- The rules (as in the book) do not state that. Basic passage is rolled like all the other passages, not only in special cases. Are all the worlds under emergency, all the time? I do not think so.

Basic Passage: Also called steerage, this is where a ship’s captain tries to fill all available space with low-paying passengers. It is generally considered more trouble than it is worth, but there is nearly always someone desperate enough to use basic passage.
"more trouble than it is worth", "someone desperate enough" means not normal, but possible.

A 200 ton jump-6 passenger liner makes no sense. That's a courier for people who can afford it. Small payloads or a scientist/noble/corporate exec that needs to be there yesterday. Even a 600 ton J-6 passenger ship will be limited to 2 High and 4 medium passenger staterooms, assuming crew double occupancy in their 4 rooms, with a bit over three tons for cargo after the passenger allowance.

1- ok this explains why it is not linear nor exponential but polynomial
2- there is literally written "almost always" which to me it sounds like it is normal to encounter these passengers. They also roll in the passenger table "normally" like the others so it sounds strange when you say that they are not "normal".

Anyway, my point was another one. Still, ISO jump and ISO free tonnage is best to load lowberths. In case they are not available freight is always better than basic passage and at j6 is the same as middle passage. Even if we exclude basic passage because it is "exceptional" (worse than freight in fact and used to fill up empty spots, ok) the fact that at j6 middle passage and freight give the same returns sounds strange. Cargo is also "easier" to fill since you get 3 rolls that pay the same per ton while passengers rolls pay less and less for each successive roll (middle pays less than high for example).

A 200 ton jump-6 passenger liner makes no sense. That's a courier for people who can afford it. Small payloads or a scientist/noble/corporate exec that needs to be there yesterday. Even a 600 ton J-6 passenger ship will be limited to 2 High and 4 medium passenger staterooms, assuming crew double occupancy in their 4 rooms, with a bit over three tons for cargo after the passenger allowance.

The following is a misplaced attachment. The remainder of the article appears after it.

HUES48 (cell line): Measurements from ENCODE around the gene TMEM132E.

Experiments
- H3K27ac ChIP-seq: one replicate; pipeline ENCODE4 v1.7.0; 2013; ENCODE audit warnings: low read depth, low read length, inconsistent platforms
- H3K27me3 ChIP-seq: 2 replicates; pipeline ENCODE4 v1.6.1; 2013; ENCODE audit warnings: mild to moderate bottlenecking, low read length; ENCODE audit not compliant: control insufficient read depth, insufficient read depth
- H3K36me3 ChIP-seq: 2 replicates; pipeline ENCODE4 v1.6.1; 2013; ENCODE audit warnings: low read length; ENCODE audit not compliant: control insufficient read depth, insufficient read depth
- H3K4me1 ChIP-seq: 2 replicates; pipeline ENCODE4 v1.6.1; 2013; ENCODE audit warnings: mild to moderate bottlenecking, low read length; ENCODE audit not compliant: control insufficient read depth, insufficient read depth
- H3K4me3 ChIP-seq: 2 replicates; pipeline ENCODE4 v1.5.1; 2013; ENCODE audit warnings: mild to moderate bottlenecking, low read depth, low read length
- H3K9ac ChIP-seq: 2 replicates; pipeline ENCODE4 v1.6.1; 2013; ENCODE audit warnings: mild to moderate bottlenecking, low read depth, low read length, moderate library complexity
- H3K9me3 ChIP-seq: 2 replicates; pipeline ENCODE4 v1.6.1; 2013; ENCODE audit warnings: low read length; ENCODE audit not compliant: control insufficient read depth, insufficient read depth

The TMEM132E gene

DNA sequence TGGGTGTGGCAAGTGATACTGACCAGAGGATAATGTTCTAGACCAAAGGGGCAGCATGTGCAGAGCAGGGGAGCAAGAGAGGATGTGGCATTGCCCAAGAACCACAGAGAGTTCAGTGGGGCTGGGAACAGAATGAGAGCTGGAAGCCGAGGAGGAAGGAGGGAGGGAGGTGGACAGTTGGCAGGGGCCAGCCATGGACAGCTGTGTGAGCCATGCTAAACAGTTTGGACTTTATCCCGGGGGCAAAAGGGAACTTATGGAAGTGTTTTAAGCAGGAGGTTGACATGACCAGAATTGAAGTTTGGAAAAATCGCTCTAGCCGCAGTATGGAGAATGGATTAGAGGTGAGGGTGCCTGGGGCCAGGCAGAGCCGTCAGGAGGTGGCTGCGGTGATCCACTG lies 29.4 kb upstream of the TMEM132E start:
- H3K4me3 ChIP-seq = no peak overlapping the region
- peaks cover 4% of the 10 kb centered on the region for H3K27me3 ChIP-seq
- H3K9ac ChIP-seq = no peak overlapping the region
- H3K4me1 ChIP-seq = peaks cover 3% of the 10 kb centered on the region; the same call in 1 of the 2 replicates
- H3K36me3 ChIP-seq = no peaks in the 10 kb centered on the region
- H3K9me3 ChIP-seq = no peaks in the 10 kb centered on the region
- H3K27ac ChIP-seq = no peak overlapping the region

So you agree with me? I literally wrote this as my first sentence:
"obviously a 200t j6 ship does not make much sense". I am not sure, are you arguing against my view or pro it?

So you agree with me? I literally wrote this as my first sentence:
"obviously a 200t j6 ship does not make much sense". I am not sure, are you arguing against my view or pro it?
Statement of fact. Whatever that supports, it supports.
For ships with the same number of staterooms and the same cargo space, the J-6 cargo/passenger services should be more profitable than the slower ships. Now, a 6x J-1 trip is going to factor in 1.5 months of crew pay and half that in life support and berthing fees. Whereas the J-6 route has a two week turn around.

Its not inconstistent.
J5 and J6 ships are just that more expensive to run. J5 is 62.5 percent Jump drive & fuel. J6 is 75 percent jump drive and fuel.
It doesn't need any justification. Those ships, made with the same profit margin as a J1, require a lot more money to run.
J5 and J6 are not just a little bit more expensive than J4 and lower, its a lot more expensive. For a J5 to match a J1 200 freighter, it needs to be 650 tons. Its maintenance close to 20k, a month, its mortgage is almost 100k. It needs 400 tons of fuel per jump.
Yes. I am aware that players can make the most optimal barely rules legal ship but not how a lot of ships OTU are made. I am aware that they can cloud dive to get free gas. Though I imagine most captains of 220m ship wouldn't be enthused to risk their ship to pirates or bad weather.